Now if your plugin happens to google for "raping virgins" how will you prove this wasn't a real search you tried to hide among a heap of a lot of grammatically incorrect ones? Searches that make grammatical sense will be a minority, and with a list like that there's a high chance that they won't be things normal people google about.

      Then there's that it doesn't seem it actually follows any links from the searches, so if the ISP is doing logging it's easy enough to tell what is being actually used.

      This seems to me like going to a library, and borrowing 20 books at once, including the Anarchist Cookbook and Mein Kampf, to try hide your actual and much more harmless interest in reading a book on say, Neopaganism. If your history is checked, all that extra stuff you didn't read isn't going to help you any, because there's no way to tell that most of your history was intended to be padding and you haven't even opened it.
  • The EFF is wrong. There is no difference because they are one and the same, meaning that the Government does provide us with services, in fact it is their only job to provide us with services... that's why we pay taxes and elect officials.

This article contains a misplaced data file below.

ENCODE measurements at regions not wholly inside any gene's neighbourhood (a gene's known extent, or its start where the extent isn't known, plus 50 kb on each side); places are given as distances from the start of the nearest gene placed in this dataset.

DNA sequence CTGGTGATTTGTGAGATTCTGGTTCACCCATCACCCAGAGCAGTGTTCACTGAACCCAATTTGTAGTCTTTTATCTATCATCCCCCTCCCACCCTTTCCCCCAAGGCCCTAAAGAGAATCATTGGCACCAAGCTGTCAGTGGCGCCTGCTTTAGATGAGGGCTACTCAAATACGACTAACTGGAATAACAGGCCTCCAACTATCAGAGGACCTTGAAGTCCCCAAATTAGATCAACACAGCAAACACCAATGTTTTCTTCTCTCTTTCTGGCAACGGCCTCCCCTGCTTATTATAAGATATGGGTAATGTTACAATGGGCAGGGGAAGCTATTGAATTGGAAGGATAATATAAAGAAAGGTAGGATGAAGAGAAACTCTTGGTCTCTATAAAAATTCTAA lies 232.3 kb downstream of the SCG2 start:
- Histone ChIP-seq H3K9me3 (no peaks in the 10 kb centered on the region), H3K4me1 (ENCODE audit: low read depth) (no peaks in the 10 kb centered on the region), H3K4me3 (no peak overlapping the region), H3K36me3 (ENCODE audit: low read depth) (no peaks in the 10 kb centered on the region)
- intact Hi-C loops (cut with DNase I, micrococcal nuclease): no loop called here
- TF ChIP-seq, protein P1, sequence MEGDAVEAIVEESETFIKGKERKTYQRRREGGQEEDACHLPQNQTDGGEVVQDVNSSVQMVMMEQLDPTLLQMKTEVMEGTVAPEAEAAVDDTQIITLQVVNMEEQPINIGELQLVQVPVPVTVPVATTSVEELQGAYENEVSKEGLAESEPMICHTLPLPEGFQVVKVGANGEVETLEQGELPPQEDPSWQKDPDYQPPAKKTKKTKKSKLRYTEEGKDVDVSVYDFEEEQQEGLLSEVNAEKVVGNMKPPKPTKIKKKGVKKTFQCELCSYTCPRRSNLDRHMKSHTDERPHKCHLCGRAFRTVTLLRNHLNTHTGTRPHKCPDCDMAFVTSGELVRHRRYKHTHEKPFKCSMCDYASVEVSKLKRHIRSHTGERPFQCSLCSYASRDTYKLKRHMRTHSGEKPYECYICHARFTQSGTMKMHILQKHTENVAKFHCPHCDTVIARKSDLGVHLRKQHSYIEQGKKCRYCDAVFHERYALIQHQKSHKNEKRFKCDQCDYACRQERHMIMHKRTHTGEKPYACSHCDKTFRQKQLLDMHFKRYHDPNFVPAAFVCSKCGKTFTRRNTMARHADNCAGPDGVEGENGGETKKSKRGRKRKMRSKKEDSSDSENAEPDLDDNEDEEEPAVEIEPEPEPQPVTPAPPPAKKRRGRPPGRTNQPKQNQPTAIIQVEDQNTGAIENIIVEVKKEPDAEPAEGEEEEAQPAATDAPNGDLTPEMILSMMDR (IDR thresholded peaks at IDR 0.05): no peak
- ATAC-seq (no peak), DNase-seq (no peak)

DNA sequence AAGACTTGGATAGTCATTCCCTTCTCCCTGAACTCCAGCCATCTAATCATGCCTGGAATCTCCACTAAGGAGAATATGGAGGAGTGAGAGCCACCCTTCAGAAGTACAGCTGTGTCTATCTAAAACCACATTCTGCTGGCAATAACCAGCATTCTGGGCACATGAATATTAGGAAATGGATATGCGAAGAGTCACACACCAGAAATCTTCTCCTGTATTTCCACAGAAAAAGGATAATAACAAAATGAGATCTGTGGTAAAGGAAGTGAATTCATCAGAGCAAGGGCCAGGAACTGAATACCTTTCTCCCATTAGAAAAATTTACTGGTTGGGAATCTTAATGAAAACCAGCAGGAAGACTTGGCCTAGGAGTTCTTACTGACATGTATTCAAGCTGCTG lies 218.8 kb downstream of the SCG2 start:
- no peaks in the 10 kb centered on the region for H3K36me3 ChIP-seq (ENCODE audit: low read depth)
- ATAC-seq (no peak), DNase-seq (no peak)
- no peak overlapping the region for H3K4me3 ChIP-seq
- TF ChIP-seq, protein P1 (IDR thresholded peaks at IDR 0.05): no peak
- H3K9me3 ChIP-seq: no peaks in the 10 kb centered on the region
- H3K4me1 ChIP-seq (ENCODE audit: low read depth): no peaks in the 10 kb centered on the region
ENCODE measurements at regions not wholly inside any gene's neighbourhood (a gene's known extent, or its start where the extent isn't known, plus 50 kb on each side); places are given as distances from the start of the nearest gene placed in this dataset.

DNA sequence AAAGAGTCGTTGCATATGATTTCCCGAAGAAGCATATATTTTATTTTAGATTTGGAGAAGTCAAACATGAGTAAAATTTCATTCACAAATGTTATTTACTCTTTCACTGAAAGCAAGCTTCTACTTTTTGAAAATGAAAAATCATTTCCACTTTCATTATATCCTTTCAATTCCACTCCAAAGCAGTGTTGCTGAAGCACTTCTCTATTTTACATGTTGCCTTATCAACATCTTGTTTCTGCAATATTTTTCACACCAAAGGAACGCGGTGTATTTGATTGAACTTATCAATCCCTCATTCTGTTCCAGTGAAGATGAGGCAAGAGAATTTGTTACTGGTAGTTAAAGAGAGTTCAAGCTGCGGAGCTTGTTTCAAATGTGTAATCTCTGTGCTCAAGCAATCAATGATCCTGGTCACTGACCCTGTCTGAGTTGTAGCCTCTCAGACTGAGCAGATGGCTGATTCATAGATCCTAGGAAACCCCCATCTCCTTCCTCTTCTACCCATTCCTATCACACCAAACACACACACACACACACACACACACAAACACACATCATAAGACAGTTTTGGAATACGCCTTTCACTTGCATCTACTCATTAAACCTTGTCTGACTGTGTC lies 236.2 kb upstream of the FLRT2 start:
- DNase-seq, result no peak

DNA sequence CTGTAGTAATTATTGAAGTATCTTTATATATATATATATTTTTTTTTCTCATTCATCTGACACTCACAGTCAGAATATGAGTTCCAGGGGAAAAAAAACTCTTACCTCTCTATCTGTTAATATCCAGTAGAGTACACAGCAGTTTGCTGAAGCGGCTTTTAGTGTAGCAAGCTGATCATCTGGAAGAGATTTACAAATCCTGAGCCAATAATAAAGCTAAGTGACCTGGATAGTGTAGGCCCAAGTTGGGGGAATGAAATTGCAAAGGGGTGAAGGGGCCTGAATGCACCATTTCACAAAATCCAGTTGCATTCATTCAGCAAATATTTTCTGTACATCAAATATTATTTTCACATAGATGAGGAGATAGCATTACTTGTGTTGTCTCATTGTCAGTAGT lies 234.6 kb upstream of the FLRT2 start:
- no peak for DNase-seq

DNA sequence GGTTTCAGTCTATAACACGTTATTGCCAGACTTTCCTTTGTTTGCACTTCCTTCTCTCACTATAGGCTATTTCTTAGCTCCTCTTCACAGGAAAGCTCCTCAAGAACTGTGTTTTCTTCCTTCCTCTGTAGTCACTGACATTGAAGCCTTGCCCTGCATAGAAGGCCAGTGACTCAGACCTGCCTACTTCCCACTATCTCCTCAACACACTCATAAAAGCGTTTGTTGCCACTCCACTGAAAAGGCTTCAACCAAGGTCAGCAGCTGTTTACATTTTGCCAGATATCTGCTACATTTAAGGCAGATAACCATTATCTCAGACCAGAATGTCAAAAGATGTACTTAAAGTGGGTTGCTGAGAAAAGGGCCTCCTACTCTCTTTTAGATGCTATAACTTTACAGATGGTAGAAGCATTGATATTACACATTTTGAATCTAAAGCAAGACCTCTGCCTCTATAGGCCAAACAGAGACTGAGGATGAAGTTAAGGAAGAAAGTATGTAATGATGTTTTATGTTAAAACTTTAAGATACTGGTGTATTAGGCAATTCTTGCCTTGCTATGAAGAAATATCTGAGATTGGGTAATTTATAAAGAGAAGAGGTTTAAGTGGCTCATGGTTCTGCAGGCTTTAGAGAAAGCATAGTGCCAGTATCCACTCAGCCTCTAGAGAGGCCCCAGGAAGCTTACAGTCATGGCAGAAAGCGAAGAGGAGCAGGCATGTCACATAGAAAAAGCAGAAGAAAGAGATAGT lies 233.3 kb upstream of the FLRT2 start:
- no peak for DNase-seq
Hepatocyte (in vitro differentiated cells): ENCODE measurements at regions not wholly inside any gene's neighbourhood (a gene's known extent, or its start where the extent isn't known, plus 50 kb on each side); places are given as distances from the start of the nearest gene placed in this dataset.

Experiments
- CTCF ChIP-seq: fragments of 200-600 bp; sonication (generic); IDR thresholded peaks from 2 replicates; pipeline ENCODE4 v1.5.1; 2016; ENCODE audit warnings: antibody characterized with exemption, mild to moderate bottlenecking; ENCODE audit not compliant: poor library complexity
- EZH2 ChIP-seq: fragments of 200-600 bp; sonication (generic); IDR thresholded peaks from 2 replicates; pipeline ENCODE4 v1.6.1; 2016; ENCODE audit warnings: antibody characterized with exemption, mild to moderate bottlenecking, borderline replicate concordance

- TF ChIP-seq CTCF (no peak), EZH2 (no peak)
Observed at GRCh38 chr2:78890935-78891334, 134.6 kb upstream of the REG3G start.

If we want to protect our privacy in the new age of information, we must have policies in place which reflect the real world, not a fantasy world where you can be an anonymous citizen (which is impossible BTW) who simply goes about his/her business without interference fro
    • by 0123456 (636235)
      "If everyone knows what everyone is doing and becomes accustomed to it then everyone can freely do as they will without fear of punitive judgement, as long as they don't break any laws... which is another discussion (see recommendations above)."

      Indeed. Jews in Nazi Germany in the 30s were free to do what they wanted without fear, so long as they didn't break any laws.

      Of course walking around with a Star of David on your clothes kind of sucked later on when being a Jew became a capital offence.
  • by Animats (122034) on Sunday November 11, 2007 @04:35PM (#21316259) Homepage

    Is Donald Kerr's house in Google StreetView? What's the link?

  • ...the clamps start getting put in place. They turn the screws a thread at a time, make lots of fuzzy statements like "Protecting anonymity isn't a fight that can be won." The fight is lost. There is no fight. Submit. Submit.